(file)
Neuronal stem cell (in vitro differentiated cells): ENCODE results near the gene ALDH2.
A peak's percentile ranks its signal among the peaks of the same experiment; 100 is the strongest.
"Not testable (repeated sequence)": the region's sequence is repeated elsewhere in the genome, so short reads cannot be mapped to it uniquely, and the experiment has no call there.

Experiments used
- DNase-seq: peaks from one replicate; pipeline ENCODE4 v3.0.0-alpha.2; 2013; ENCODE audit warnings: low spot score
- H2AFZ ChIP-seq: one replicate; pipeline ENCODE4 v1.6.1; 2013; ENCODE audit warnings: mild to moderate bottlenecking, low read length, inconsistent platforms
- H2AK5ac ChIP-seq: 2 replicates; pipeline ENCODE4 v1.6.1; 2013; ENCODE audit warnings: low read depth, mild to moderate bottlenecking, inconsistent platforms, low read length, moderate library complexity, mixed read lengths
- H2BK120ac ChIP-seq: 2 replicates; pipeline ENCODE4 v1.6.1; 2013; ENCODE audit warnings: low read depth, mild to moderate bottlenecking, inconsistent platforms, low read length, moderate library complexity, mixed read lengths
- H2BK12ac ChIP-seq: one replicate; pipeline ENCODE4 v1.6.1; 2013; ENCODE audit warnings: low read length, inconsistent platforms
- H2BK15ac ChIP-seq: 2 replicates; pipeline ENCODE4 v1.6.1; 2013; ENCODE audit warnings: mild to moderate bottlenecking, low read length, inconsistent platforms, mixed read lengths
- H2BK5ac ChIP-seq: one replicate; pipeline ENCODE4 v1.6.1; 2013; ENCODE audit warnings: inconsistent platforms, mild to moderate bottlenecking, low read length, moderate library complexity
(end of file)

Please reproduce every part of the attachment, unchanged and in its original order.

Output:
Neuronal stem cell (in vitro differentiated cells): ENCODE results near the gene ALDH2.
A peak's percentile ranks its signal among the peaks of the same experiment; 100 is the strongest.
"Not testable (repeated sequence)": the region's sequence is repeated elsewhere in the genome, so short reads cannot be mapped to it uniquely, and the experiment has no call there.

Experiments used
- DNase-seq: peaks from one replicate; pipeline ENCODE4 v3.0.0-alpha.2; 2013; ENCODE audit warnings: low spot score
- H2AFZ ChIP-seq: one replicate; pipeline ENCODE4 v1.6.1; 2013; ENCODE audit warnings: mild to moderate bottlenecking, low read length, inconsistent platforms
- H2AK5ac ChIP-seq: 2 replicates; pipeline ENCODE4 v1.6.1; 2013; ENCODE audit warnings: low read depth, mild to moderate bottlenecking, inconsistent platforms, low read length, moderate library complexity, mixed read lengths
- H2BK120ac ChIP-seq: 2 replicates; pipeline ENCODE4 v1.6.1; 2013; ENCODE audit warnings: low read depth, mild to moderate bottlenecking, inconsistent platforms, low read length, moderate library complexity, mixed read lengths
- H2BK12ac ChIP-seq: one replicate; pipeline ENCODE4 v1.6.1; 2013; ENCODE audit warnings: low read length, inconsistent platforms
- H2BK15ac ChIP-seq: 2 replicates; pipeline ENCODE4 v1.6.1; 2013; ENCODE audit warnings: mild to moderate bottlenecking, low read length, inconsistent platforms, mixed read lengths
- H2BK5ac ChIP-seq: one replicate; pipeline ENCODE4 v1.6.1; 2013; ENCODE audit warnings: inconsistent platforms, mild to moderate bottlenecking, low read length, moderate library complexity